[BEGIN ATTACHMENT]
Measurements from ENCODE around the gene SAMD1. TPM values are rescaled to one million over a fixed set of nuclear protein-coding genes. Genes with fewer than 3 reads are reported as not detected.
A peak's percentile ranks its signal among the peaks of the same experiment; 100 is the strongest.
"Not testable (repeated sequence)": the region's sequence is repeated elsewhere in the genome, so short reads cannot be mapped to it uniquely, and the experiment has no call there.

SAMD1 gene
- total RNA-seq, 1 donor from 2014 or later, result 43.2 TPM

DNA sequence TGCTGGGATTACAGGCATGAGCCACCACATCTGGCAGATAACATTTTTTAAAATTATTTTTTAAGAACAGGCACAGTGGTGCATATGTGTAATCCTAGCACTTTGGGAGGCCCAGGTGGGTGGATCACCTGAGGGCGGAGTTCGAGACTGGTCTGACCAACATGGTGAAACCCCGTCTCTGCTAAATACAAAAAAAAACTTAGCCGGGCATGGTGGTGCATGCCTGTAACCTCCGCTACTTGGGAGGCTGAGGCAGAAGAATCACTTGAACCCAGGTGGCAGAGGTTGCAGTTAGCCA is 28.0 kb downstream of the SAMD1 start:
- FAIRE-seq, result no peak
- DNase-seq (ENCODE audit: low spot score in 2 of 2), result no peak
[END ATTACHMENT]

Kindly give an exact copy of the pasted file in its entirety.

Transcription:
Measurements from ENCODE around the gene SAMD1. TPM values are rescaled to one million over a fixed set of nuclear protein-coding genes. Genes with fewer than 3 reads are reported as not detected.
A peak's percentile ranks its signal among the peaks of the same experiment; 100 is the strongest.
"Not testable (repeated sequence)": the region's sequence is repeated elsewhere in the genome, so short reads cannot be mapped to it uniquely, and the experiment has no call there.

SAMD1 gene
- total RNA-seq, 1 donor from 2014 or later, result 43.2 TPM

DNA sequence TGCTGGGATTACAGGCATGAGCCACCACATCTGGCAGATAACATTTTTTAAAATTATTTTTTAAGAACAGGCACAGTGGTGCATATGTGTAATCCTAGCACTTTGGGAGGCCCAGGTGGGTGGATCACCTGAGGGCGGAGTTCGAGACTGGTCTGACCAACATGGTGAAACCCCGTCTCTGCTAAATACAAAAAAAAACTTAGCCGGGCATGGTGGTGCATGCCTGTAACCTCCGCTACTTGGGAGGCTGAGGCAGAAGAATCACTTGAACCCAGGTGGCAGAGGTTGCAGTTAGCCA is 28.0 kb downstream of the SAMD1 start:
- FAIRE-seq, result no peak
- DNase-seq (ENCODE audit: low spot score in 2 of 2), result no peak